In an occasional series of Revisits, we present a 2002 commentary by Peter Bishop, Creative Director at Varuna, the Writers’ House, in response to calls for Australian fiction to reflect contemporary life.
“On the other hand, novels,” writes Charles Darwin, “which are works of the imagination, though not of a very high order, have been for many years a wonderful relief and pleasure to me. I like all if moderately good, and if they do not end unhappily –against which a law ought to be passed.”
The great naturalist can be imagined in pleasant agreement with the English critic who once declared that he liked ‘a nice Trollope, to take to bed with me’. For Drusilla Modjeska, if I may paraphrase a polemic appearing under the title Give Me The Real Thing (SMH Spectrum, 31/8), it’s a matter for complaint and anxiety that current Australian fiction is dominated by imaginations of a not very high order producing works that are only moderately good. “I am not reading much fiction,” she begins. “I buy a lot of novels and start them, but after 10 or 30 pages I give up.” “Too much of our recent fiction has become safe; our novels have lost their urgency…” She’s looking for the risk-takers, the exposers of nerve and honesty, work with ‘tap roots to the real’. “A question I’m hearing a lot at the moment,” writes Modjeska, “is: why isn’t anyone here writing a novel like Jonathon Franzen’s The Corrections? Nobody’s writing about the lives we are living right now, here in Australia.”
A polemic, of course, is an act of provocation rather than an act of sober analysis. And deliberate wrong-headedness is an essential item in a good polemicist’s bag of tricks. So before I allow myself to be provoked I must wholeheartedly endorse Modjeska’s final affirmation of the possibilities and freedoms of fiction: “There is no limit to the times it can assume, the distance it can travel, the rein it can give to memory, or the experience it can transform. It is too important to squander.” Noble words, and a law ought to be passed to force Charles Darwin to write them out a hundred times.
Why isn’t anyone here writing The Corrections? I can name a work that seems to me to be directly comparable in scope and achievement. It’s risky, it has nerve and honesty in every line, exemplary tap roots to the real, and it tells us more than we thought there was to know about the lives we are living here and now in Australia. Unfortunately for most readers, it’s not written in prose and therefore –and here I make a slightly bitter polemic point myself– might as well not exist. I’m speaking of The Lovemakers, by Alan Wearne.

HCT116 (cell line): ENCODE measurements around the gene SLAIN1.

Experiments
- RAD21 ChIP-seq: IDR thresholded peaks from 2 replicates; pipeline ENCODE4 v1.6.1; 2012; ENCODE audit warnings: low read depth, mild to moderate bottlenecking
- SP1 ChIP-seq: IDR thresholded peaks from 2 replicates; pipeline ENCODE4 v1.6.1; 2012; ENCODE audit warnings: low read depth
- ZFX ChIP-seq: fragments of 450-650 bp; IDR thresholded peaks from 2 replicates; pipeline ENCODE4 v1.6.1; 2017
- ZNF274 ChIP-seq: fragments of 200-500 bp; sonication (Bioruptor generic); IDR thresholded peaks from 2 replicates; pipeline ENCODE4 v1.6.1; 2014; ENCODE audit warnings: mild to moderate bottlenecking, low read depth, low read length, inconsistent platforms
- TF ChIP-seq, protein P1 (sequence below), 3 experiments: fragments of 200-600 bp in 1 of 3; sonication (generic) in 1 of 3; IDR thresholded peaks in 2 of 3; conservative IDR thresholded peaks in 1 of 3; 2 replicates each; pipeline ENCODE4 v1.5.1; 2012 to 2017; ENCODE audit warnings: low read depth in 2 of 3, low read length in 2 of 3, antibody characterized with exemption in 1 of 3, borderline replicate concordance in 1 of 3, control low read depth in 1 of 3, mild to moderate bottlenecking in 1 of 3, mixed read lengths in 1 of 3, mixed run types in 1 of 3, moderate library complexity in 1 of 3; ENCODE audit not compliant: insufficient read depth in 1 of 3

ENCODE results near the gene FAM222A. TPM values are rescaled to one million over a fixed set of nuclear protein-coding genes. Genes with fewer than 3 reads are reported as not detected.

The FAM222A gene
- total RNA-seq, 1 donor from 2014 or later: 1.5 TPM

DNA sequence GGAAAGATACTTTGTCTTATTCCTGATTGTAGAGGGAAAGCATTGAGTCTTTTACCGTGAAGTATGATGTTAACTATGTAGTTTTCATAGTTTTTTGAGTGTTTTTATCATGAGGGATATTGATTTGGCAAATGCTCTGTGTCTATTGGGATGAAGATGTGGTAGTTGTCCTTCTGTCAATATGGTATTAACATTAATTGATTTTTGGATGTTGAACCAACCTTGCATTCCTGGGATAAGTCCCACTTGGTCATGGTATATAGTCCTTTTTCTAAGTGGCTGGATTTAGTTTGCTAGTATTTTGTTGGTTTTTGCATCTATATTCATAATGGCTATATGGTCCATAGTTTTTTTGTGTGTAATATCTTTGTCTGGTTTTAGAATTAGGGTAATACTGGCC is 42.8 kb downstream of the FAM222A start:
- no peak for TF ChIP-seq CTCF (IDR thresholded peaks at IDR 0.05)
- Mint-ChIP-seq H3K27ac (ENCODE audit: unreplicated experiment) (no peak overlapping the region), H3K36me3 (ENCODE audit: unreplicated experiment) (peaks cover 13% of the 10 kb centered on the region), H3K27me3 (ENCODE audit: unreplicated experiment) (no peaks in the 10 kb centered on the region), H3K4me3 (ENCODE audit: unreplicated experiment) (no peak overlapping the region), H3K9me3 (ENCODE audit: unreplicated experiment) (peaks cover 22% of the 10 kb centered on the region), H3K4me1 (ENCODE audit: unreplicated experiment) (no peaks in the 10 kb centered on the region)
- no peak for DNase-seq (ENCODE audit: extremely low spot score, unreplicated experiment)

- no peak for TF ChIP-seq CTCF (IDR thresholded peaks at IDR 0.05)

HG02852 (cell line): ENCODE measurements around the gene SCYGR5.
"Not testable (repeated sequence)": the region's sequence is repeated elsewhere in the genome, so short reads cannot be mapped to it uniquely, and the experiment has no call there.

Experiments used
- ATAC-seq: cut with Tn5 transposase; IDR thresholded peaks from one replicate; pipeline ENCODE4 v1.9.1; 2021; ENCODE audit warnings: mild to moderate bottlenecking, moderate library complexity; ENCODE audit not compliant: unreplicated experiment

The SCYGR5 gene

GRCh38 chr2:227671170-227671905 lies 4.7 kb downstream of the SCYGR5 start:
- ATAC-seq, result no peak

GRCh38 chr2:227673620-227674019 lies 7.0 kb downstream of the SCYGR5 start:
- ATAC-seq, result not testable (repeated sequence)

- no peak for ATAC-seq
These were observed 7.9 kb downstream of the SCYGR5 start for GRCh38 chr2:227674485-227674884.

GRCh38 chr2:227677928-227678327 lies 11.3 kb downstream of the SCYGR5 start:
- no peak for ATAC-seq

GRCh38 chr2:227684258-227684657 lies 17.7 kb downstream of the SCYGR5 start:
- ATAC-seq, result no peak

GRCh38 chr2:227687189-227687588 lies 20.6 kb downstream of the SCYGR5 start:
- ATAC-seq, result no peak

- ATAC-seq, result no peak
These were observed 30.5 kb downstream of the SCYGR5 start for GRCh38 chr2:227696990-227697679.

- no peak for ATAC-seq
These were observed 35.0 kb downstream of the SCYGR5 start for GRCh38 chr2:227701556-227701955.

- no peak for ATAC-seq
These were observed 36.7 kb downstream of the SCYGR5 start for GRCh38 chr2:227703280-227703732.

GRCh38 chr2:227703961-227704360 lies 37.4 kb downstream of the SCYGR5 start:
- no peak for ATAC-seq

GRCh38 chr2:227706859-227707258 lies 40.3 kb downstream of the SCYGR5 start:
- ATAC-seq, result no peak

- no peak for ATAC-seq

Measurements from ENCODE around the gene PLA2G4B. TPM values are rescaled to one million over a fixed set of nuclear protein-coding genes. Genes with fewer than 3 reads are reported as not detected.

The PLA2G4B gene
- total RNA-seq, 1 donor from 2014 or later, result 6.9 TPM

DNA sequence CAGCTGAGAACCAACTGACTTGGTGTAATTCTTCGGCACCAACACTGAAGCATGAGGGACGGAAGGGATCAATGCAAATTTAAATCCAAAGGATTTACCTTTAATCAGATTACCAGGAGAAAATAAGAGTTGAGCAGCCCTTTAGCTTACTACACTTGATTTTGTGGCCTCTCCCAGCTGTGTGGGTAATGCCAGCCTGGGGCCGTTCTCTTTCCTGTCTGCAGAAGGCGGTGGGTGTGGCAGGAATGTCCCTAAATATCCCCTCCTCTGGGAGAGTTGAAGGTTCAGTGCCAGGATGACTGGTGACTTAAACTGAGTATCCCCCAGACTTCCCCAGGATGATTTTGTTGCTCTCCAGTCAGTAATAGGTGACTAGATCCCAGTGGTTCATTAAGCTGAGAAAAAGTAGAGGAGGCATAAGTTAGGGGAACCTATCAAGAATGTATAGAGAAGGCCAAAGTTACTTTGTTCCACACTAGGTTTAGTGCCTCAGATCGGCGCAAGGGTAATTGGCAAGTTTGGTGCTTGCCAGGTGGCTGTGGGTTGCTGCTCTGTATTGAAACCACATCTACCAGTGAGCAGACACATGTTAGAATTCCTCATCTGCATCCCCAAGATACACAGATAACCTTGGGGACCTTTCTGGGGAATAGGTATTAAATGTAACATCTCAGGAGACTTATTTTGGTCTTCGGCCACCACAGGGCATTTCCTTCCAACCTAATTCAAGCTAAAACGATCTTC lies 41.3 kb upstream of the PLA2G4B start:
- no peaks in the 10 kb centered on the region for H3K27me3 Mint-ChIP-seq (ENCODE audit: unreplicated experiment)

To look for Corrections at every turn is one way of travelling hopefully, and a sure way of missing what’s actually there. For while The Corrections demands respect, it reminds me all too often of the “three disastrous faults as a novelist” that A.D. Hope found in Patrick White in a famous review of The Tree of Man: “he knows too much, he tells too much and he talks too much.” I’m grateful to Mandy Sayer for a recent essay reminding me of a beautiful dictum by Hemingway: “The dignity of movement of an iceberg is due to only one-eighth of it being above water.” And I don’t find that lovely dignity of movement in The Corrections. A Titanic novel, one might say, rather than an iceberg.
I do find that dignity, however, in several novels that seem to me also to be warmly suggestive of ‘the lives we are living, right now, here in Australia’. Seekers of home-grown Corrections will have ignored the two I choose to mention because they are unpretentious and do not wear their risks and nerves on their sleeves, but let me recommend to the fiction-jaded (or The Corrections-bludgeoned): Tegan Bennett’s What Falls Away, and Vicki Hastrich’s Swimming With The Jellyfish.
And such seekers may be inclined to pass by Saskia Beudel’s outstanding debut novel, Borrowed Eyes. Yet another Australian novel, they will sigh, taking as its starting-point a historical character and a historical event. And reviewers will complain –have already complained– that this novel which should be about Vivian Bullwinkel and her miraculous escape from Japanese machine-guns is really not about Vivian Bullwinkel at all. Misunderstanding the carefully crafted visible eighth while completely ignoring the shimmering, subtle, invisible seven eighths…
“We were in the water all night, clinging to bits of wood, tin trunks, whatever we could find… We spent the whole night drifting, kicking, drifting, kicking, and, believe it or not, talking.
“ I remember everything we said. Towards dawn Iole had a vision, but such a homey one I’m not sure whether to call it a vision or not. Floating out there, I could sense the world spinning, we were turning in space, revolving a passage against the stars. At some point, like a sigh, the quietest of sighs – not one made for effect – the sky lightened. It was the very beginning of dawn. I said to Iole, ‘Did you hear that?’ ‘What?’ ‘I thought I could hear light entering the sky.’”
– Saskia Beudel, Borrowed Eyes
Copyright Peter Bishop, 2002